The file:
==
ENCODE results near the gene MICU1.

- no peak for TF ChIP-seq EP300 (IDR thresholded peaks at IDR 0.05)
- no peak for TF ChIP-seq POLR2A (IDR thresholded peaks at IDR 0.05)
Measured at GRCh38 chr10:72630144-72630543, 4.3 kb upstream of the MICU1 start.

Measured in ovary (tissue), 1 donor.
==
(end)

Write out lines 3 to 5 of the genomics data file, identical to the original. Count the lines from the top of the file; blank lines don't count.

- no peak for TF ChIP-seq POLR2A (IDR thresholded peaks at IDR 0.05)
Measured at GRCh38 chr10:72630144-72630543, 4.3 kb upstream of the MICU1 start.

Measured in ovary (tissue), 1 donor.